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NEC compliance with regard to TVSS fusing

NEC compliance with regard to TVSS fusing

NEC compliance with regard to TVSS fusing

NEC compliance with regard to TVSS fusing

With regard to NEC Articles 280 & 285:

1) Is fusing of TVSS circuits in compliance?  If so, what are the acceptable sizing guidlines?  Blown fusing, while protecting the TVSS equipment, would leave the equipment exposed to future spikes, which appears to be in violation of the articles.

2) What are the seperating differences between "surge arrestors" and "TVSS"?

Thank you in advance.

RE: NEC compliance with regard to TVSS fusing

Transient Voltage Surge Suppression, in its basic form, is NOT fused.

For said protection in given system, esp high-rise or medical installation, same is accomplished by separate grounding conductor from bonding point(s) in the system (preferrably at the main, but acceptable at points through the system i.e. sub-panels).  This ground conductor will serve as bonding all portions of interfacing equipment/peripherals (e.g. cable tray for voice/data) and prevent the possible for any differential in ground impedance.

You are correct in your assumption that fusing would pose the scenario for this protection to be defeated.

Fusing &/or disconnecting means would enter into the picture when utilizing electronic equipment for TVSS, such as power conditioners, in-line surge arrestors, and the like.  However, in such a case, all power would be broken to the unit, and no bonding path interrrupted.

RE: NEC compliance with regard to TVSS fusing

I'm not quite sure if Sparky & I are saying the same thing.  So here's my take on it:

1A)  Overcurrent protection (breakers or fuses) is generally not required, but it is permitted for most general installations (hospitals & life safety are out of my area of expertise, I'm not talking about them, I'm talking about typical office or data center installations).  Breakers are often used to connect TVSS units to panelboards, and breakers or fused switches are often used for connection to switchboards/switchgear.  The primary function of these devices is to act as a disconnect for the TVSS, though, rather than as overcurrent -- you'd be bummed out if you had to power down your main switchgear to replace a stupid TVSS, so the disconnect is a really good idea.  

1B)  In my opinion, the sizing of such breakers or fuses is best left to the TVSS manufacturer, and they are usually happy to recommend a size.  The continuous rating of the fuse/breaker has nothing to do with the selection, I know that much -- we are not talking about continuous currents here, we're talking about durations of micro- or nano-seconds.  A standard 15-amp breaker or fuse will permit thousands of amps to flow for that duration without tripping.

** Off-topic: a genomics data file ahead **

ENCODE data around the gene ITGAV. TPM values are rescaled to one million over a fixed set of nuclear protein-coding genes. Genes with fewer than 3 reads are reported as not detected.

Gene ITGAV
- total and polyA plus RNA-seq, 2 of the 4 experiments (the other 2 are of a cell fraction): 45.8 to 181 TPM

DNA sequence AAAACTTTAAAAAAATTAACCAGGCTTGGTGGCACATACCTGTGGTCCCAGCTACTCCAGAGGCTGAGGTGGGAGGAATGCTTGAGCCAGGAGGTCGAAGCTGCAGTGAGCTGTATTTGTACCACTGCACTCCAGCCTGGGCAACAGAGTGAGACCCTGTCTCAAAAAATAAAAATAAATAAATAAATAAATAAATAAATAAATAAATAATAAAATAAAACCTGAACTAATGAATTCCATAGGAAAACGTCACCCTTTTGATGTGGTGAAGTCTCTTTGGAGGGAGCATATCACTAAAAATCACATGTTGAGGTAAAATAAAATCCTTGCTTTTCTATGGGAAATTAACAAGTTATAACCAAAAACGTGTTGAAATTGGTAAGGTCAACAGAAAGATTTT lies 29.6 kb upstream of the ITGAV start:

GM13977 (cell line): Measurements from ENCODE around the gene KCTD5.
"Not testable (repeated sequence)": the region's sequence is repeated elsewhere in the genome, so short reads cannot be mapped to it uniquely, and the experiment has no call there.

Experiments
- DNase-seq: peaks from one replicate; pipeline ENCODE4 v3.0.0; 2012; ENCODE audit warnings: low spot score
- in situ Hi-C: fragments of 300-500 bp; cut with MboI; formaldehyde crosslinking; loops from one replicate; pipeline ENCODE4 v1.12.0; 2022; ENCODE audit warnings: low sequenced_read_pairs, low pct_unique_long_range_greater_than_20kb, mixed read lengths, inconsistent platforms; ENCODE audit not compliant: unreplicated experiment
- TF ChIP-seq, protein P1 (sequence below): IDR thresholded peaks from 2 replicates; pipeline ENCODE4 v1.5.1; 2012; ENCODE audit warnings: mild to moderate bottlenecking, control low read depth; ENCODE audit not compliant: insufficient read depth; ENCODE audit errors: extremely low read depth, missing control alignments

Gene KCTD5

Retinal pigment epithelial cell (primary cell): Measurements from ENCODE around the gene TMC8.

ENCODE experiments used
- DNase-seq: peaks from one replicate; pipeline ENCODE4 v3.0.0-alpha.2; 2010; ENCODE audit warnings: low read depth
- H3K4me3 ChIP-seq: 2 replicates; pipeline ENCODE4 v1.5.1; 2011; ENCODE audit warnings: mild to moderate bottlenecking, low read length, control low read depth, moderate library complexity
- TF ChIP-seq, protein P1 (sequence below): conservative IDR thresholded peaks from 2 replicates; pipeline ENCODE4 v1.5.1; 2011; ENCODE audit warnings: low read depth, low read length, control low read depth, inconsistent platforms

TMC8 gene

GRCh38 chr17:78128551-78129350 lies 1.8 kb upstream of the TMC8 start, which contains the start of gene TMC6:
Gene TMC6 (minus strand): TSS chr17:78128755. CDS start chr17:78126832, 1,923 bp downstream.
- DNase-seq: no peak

1C)  If the fuse blows or breaker trips, disconnecting your TVSS is not such a big deal, because the disconnect was due to a TVSS failure -- the fuse blew because your TVSS turned into a bolted short circuit.  If you didn't have the fuse or breaker in there, you'd trip your main breaker instead.  So not only would you have lost TVSS protection, you would have lost power too.  While such external overcurrent protection is not required, it's not a bad idea either.  Also, keep in mind that most TVSS's are internally fused.  So even if you don't put external overcurrent protection in, you still have the same potential problem due to the internal fusing.

2)  The main conceptual difference between a surge arrestor and a TVSS is the size of the device and the location in the power distribution system.  Surge arrestors are typically big beefy devices meant to protect entire systems from big surges such as lightning strokes.  They are permitted to be installed on the utility-side of your main service disconnect switch.  They handle the big surge problems, and knock them down to more manageable levels.  TVSS's are used for baby spikes, they further reduce whatever lightning impulse makes it by the surge arrestor and they mitigate problems from big motors starting.  TVSS's will clamp the voltage to a level closer to the normal line voltage.  It is often a good idea to use both surge arrestors and TVSS's together.  Surge arrestors may not be justified in some applications -- for example, if the utility line is entirely routed underground, there's little chance that a big spike could ever be imposed on the utility source.

Hope this helps.

RE: NEC compliance with regard to TVSS fusing

Peebee and myself are in agreement.  While I emphasized on a grounding path hardwire system, he emphasized on the electronic component version.

Good info.

RE: NEC compliance with regard to TVSS fusing

All, thank you for your comments.

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